As a consequence, the wider the transmitted bandwidth, the finer the slant range resolution. On the other hand, the resolution in the azimuth direction (or cross-range direction) is inversely proportional to the variation of the aspect angle and, hence, to the synthetic array aperture. In fact, the idea behind SAR is to synthesize the effect of a large physical aperture antenna, the realization of which is impractical because of the size that should have to get a fine enough cross-range resolution, by exploiting the platform motion. In this way, the effects of a long physical antenna are synthetically created in post-processing by coherently processing the echoes received during the syn-

thetic aperture. The cross-range resolution is inversely related to the synthetic antenna size or array size along the same dimension, L,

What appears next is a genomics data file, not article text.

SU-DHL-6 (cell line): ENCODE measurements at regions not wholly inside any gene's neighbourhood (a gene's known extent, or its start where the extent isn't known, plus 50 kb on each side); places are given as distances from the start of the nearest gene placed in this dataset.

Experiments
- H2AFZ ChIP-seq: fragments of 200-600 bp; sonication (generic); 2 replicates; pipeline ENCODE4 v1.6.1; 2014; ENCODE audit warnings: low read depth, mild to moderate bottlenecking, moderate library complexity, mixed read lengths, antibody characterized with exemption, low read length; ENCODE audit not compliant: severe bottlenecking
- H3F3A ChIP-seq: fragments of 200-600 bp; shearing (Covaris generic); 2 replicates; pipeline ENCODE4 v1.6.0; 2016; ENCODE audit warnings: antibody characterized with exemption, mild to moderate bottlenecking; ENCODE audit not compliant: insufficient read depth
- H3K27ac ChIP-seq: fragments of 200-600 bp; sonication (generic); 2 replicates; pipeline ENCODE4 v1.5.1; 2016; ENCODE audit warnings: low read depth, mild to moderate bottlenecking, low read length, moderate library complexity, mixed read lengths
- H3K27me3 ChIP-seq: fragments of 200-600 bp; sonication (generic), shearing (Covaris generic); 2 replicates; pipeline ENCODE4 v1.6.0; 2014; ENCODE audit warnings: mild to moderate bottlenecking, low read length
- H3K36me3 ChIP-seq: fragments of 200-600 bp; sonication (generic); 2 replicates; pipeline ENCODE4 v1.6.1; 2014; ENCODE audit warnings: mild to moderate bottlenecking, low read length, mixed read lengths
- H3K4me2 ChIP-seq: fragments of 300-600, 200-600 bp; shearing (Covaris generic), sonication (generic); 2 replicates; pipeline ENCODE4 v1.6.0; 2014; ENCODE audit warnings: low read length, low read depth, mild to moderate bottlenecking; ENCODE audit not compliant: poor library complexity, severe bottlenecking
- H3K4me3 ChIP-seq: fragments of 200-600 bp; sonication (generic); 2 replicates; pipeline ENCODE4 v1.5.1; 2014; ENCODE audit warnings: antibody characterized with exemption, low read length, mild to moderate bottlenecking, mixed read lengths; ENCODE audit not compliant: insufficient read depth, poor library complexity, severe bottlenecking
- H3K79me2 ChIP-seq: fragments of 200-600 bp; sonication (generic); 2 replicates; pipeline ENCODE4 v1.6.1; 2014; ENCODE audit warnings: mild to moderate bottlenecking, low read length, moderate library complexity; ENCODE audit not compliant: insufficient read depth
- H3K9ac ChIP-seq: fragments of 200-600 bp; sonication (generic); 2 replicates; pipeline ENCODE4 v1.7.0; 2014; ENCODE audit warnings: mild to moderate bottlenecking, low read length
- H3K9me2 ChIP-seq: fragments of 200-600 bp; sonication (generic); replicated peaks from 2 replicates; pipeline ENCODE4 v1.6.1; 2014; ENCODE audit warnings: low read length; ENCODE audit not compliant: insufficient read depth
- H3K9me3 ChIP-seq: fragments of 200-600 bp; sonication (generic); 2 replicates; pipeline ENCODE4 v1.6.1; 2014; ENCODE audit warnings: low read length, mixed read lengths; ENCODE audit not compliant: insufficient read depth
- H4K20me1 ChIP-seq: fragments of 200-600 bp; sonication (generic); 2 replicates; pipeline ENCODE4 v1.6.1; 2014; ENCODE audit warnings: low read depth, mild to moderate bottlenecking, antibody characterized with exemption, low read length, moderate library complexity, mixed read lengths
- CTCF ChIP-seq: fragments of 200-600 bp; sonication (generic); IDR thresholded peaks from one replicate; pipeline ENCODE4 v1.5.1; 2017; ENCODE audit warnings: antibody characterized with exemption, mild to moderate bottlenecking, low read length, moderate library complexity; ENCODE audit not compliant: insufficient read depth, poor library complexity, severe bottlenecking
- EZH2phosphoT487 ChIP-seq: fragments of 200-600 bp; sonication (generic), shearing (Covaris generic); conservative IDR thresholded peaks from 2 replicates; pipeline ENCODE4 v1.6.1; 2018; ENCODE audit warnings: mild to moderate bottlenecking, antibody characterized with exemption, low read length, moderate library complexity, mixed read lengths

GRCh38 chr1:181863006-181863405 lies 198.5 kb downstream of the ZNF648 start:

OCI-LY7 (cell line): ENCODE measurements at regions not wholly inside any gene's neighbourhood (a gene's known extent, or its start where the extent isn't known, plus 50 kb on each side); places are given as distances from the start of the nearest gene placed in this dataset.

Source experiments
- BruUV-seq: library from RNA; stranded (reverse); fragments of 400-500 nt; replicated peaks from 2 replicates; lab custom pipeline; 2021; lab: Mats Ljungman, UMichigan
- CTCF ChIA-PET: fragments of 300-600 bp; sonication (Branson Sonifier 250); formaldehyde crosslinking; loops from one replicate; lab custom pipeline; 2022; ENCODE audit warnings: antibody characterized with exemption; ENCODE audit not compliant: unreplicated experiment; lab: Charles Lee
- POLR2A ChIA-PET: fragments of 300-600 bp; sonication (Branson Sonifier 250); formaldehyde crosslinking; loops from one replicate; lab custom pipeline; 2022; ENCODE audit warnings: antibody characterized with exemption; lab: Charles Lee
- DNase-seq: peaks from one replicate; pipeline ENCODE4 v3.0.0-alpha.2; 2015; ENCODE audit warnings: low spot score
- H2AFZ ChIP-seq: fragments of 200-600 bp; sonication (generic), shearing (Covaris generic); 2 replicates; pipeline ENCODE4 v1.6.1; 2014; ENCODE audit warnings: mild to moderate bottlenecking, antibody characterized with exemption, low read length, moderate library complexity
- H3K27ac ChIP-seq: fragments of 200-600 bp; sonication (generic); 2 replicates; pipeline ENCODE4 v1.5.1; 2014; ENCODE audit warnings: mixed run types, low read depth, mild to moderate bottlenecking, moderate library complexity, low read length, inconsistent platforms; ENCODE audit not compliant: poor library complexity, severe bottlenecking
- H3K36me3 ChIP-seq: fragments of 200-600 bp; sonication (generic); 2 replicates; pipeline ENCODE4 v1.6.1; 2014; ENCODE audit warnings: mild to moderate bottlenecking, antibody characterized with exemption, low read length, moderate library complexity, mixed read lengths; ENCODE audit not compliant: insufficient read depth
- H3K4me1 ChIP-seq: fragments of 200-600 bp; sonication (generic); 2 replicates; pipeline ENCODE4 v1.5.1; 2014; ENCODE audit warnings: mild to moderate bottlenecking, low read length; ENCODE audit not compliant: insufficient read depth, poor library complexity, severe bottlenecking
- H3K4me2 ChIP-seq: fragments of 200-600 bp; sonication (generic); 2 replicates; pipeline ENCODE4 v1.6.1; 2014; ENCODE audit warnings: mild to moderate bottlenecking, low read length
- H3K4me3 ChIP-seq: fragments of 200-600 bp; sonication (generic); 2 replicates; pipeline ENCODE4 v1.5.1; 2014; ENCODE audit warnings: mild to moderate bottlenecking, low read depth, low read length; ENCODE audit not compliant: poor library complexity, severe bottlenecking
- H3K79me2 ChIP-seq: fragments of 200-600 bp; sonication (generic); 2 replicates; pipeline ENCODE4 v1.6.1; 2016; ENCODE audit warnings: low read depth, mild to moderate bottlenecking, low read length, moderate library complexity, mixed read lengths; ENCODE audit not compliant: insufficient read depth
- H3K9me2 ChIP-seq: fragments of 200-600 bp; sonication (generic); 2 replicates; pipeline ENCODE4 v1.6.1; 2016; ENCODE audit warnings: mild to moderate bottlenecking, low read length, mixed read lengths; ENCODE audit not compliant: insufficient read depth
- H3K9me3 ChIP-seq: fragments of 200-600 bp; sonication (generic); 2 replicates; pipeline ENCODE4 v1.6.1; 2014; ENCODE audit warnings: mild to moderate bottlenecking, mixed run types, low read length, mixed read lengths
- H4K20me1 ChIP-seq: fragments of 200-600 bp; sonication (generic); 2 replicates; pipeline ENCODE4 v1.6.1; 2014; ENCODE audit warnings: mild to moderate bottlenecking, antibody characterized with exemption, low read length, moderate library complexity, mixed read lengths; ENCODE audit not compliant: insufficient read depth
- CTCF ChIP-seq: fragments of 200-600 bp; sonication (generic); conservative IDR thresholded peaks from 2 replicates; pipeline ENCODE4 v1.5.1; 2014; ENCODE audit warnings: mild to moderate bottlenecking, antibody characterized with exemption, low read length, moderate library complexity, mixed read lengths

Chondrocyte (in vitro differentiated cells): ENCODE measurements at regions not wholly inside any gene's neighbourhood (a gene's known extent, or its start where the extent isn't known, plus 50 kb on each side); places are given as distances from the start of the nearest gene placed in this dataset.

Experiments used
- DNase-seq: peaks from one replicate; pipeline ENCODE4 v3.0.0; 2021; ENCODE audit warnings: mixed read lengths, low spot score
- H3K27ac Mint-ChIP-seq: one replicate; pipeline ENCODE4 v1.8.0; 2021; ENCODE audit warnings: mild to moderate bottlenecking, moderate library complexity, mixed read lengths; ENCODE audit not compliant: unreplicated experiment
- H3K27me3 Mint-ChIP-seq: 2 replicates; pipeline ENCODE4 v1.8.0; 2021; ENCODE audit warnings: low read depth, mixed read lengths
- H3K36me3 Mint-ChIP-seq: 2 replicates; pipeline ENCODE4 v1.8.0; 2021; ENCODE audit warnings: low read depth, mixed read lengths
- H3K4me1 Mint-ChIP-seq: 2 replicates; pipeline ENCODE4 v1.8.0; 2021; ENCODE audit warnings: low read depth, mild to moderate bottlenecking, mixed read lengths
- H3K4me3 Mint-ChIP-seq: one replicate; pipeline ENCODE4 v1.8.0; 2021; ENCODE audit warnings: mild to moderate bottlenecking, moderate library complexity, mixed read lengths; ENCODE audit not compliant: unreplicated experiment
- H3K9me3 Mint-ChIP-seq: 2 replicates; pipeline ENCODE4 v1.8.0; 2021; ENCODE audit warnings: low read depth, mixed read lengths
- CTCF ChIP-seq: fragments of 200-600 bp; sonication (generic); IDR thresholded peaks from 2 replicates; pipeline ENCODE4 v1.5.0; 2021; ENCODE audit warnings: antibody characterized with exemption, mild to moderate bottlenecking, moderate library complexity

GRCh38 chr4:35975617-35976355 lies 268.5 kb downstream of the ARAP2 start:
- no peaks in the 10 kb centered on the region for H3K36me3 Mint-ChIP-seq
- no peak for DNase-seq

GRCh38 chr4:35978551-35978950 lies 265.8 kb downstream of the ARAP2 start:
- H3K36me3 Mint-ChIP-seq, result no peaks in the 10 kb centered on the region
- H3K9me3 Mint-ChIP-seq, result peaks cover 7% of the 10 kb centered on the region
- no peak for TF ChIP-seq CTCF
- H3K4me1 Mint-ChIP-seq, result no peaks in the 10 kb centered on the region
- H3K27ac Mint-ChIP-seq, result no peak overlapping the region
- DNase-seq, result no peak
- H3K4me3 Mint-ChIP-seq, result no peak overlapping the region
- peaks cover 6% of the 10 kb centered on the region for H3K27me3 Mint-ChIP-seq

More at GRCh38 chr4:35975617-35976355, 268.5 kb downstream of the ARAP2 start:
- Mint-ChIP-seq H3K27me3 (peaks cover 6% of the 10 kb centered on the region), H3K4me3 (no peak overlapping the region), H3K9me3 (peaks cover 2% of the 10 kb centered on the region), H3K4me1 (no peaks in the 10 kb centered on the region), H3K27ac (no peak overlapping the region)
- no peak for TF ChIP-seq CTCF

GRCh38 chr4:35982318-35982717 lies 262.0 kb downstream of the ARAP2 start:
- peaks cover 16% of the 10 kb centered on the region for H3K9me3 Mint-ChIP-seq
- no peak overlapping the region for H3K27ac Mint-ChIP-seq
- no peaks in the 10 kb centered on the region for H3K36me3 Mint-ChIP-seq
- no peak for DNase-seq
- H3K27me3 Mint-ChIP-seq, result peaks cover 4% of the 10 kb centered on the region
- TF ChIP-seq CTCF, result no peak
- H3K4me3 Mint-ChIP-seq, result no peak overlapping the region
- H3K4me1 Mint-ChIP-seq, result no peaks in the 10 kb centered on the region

δx1 ∝ 1

L (2.2)

L = vTobs is the synthetic aperture and coincides with the platform flight path during the observation time, where v is the platform velocity and Tobs the observation time. According to the way the scene is illuminated, a SAR system can be classified as stripmap, spotlight or scansar. As the name suggests, in stripmap SAR the radar illuminates a different spot of the surface being imaged at each instant of time, so that a continuous strip is imaged, as shown in Figure 2.2. On the other hand, a spotlight SAR system illuminates a single spot as the radar platform moves, by steering the antenna beam towards the same area, as shown in Figure 2.3. As a consequence, the same area is illuminated for a longer observation period resulting in a finer resolution. As can be easily understood, the swath width depends on the antenna aperture in azimuth and so it is inherently limited. By the way, in order to increase the swath width, the scansar operational mode can be exploited [11]. In this case, the antenna beam is steered to different elevation angles as the radar platform moves along the flight path, i.e., the azimuth direction, as depicted

in Figure 2.4. In this way, by properly setting the elevation offset as the radar moves, a continuous strip can be imaged.